Tooth decay affects 12% of three-year-olds, says survey

More than one in 10 three-year-olds have tooth decay, the first survey of the age group shows. Public Health England researchers checked the teeth of nearly 54,000 children at nurseries, children’s centres and playgroups.

They found 12% of children had evidence of tooth decay. These youngsters had an average of three teeth that were decayed, missing or filled. Large variations were found from place to place in the study.

In one area – Leicester – 34% of children had tooth decay whereas in others it was only 2%. Researchers also said that some children had a particular type of decay known as early childhood caries. This affects the upper front teeth and spreads quickly to other teeth. It is linked to the consumption of sugary drinks in baby bottles or sipping cups. PHE said that parents should give their children sugary foods and drinks in smaller quantities and less often. It also urged them not to add sugar to weaning foods or drinks.

Parents and carers should also start brushing children’s teeth as soon as the first tooth appeared and supervise their brushing until they the age of seven or eight, PHE said. Previous research by the organisation has shown that by the age of five, one in four children has tooth decay.

Sandra White, director of dental public health at PHE, said while there had been “significant improvements” in oral health over the years, the findings were worrying.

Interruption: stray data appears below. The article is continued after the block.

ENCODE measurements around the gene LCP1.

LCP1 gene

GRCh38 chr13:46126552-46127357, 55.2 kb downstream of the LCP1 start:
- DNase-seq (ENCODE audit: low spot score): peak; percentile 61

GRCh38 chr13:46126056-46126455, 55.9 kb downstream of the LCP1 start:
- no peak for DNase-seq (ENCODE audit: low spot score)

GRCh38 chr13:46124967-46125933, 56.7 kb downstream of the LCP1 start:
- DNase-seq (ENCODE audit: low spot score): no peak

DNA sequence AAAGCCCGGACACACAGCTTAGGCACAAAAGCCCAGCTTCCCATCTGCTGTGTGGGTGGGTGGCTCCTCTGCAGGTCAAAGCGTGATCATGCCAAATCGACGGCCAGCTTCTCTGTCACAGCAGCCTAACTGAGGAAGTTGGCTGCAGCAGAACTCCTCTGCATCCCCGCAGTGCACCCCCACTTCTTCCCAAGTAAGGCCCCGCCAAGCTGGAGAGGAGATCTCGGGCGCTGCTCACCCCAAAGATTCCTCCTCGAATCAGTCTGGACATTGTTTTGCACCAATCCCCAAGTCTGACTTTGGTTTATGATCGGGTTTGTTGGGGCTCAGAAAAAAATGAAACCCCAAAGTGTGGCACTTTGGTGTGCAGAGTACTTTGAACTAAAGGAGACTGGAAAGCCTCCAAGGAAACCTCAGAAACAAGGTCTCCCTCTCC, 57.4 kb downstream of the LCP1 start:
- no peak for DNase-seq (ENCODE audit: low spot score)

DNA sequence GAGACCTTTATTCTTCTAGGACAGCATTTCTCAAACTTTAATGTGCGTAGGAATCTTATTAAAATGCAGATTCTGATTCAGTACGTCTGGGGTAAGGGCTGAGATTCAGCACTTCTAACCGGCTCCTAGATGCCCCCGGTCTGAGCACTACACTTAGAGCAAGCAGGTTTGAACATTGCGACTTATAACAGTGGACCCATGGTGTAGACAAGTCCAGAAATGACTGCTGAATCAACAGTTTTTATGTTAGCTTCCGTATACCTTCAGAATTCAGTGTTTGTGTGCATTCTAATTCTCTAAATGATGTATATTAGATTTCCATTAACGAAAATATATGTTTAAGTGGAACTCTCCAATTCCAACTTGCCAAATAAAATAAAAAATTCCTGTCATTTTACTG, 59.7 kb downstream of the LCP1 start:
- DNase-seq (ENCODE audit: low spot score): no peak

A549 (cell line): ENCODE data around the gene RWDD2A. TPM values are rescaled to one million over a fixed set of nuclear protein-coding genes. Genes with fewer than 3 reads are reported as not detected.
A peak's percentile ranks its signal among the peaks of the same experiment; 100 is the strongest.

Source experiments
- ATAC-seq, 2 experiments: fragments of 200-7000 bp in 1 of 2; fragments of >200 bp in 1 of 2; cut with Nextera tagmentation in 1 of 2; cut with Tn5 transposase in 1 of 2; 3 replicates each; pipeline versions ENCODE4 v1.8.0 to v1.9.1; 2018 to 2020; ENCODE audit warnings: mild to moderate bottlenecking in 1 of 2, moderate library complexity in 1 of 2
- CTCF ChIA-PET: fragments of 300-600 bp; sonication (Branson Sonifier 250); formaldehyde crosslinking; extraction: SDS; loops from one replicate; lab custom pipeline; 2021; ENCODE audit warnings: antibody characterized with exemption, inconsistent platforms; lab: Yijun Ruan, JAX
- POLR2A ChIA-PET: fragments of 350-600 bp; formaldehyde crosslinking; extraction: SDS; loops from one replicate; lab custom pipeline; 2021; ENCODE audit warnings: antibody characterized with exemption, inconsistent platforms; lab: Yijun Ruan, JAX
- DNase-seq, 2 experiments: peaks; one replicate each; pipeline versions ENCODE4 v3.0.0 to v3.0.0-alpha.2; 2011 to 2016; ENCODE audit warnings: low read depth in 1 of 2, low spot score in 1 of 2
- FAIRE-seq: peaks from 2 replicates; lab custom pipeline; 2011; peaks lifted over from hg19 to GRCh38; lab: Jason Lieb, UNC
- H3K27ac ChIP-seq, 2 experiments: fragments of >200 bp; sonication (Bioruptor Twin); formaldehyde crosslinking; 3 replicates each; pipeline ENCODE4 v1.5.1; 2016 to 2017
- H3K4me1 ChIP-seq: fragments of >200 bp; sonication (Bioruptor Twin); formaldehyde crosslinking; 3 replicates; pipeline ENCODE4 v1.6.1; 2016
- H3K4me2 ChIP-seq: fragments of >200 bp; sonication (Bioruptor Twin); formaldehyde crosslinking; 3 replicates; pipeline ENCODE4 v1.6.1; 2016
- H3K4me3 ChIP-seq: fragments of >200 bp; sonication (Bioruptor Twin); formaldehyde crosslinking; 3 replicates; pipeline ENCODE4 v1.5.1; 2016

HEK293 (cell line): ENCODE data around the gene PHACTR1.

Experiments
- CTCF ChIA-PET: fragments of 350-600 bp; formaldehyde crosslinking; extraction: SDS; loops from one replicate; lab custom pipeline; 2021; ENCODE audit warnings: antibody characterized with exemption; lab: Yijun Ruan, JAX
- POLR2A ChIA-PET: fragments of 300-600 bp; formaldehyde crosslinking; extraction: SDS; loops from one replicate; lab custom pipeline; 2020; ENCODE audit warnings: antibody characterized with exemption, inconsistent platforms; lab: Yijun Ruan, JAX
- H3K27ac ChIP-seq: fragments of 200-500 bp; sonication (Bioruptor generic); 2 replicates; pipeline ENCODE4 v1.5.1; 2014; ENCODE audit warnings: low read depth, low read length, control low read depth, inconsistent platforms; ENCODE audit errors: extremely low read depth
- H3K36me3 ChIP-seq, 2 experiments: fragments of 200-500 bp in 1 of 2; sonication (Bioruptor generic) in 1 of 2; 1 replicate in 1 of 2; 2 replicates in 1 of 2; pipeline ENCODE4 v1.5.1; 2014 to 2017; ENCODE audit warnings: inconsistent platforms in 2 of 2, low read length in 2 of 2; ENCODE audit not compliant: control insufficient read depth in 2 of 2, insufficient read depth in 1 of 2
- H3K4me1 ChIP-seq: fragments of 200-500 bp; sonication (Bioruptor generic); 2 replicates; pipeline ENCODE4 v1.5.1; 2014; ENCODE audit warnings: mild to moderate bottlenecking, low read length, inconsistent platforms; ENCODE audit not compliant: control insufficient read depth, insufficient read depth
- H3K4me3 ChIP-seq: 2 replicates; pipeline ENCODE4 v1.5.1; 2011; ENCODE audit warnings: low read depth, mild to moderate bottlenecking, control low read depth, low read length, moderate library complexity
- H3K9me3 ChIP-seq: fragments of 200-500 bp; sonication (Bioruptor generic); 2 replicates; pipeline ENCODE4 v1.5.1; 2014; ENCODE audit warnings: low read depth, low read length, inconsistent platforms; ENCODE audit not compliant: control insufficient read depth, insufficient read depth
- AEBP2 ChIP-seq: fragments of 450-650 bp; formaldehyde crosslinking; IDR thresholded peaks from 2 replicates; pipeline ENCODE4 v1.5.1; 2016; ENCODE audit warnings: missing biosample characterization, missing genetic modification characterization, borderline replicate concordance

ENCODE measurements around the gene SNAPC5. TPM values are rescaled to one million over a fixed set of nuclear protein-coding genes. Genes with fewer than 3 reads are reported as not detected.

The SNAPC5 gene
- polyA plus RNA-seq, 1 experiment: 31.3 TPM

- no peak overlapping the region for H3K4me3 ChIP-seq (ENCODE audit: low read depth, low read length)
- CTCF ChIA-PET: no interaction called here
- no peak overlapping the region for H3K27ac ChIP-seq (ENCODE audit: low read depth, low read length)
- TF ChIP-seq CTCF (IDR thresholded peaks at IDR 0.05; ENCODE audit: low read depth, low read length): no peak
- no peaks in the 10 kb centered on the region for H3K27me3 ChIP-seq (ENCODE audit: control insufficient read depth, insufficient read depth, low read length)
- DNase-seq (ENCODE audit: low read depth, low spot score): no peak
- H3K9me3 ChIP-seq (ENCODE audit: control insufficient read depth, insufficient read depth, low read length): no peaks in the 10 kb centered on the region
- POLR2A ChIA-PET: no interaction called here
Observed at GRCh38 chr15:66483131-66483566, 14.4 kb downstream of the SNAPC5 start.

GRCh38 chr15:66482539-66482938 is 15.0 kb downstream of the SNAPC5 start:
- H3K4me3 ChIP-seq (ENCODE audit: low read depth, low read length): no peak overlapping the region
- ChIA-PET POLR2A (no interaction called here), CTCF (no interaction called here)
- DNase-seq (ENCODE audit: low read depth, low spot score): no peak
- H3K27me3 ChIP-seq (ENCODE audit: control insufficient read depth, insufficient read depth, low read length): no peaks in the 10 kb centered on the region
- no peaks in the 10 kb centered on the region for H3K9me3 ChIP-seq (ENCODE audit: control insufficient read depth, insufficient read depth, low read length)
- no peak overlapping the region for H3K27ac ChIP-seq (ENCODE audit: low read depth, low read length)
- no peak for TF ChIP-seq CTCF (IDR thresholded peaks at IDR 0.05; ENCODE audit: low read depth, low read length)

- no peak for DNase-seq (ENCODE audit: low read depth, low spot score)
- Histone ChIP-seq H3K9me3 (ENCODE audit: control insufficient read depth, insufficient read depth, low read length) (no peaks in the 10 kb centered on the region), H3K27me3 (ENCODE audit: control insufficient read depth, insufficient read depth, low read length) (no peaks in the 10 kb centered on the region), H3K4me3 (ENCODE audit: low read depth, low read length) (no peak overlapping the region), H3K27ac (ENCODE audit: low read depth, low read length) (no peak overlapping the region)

“Tooth decay is an entirely preventable disease which can be very painful and even result in a child having teeth removed under general anaesthetic, which is stressful for children and parents alike.” Dr Christopher Allen, of the British Dental Association, said: “Parents and carers may feel that giving sugar-sweetened drinks is comforting, but in reality it’s more likely to cause pain and suffering as it is the major cause of tooth decay in toddlers.

“It’s never too soon to take your toddler to the dentist – ideally no later than 18 months – because dentists can identify and treat tooth decay at the earliest stage and advise parents on tooth brushing and prevention.”

Source: bbc news

Tooth decay is the biggest cause of primary school children

tooth decay

Rotting teeth is the most common cause of primary school aged children being admitted to hospital, new figures show

Almost 26,000 primary school children were treated for tooth decay in the past year, making it the most common reason youngsters are admitted to hospital, research shows.

Nearly 500 children aged five to nine were hospitalized due to rotten teeth each week in 2013-14. In some cases dentists are forced to remove all 20 baby teeth from their young patients.

The figures sparked further calls for a crackdown on sugary drinks and fruit juice. The number of hospital admissions for five to nine-year-olds with dental problems increased by more than 3000 in the just three years, from 22,574 in 2010-11 to 25,812 in 2013-14, according to the Health and Social Care Information Centre.

Graham Barnby, honorary vice-president of the British Dental Health Foundation, said: “It all relates to the consumption of sugary, fizzy drinks.” Kathryn Harley, a consultant in paediatric dentistry, said: “We have children who require all 20 of their baby teeth to be extracted. It beggars belief that their diets could produce such a drastic effect.”

She added: “They are going into hospital because they are either presenting with acute problems with pain or because the stage of dental disease, the number of teeth with decay, is such that they need a general anaesthetic.”
Ms Harley said most children need four to eight teeth removed but that having ten to 14 extracted is not uncommon.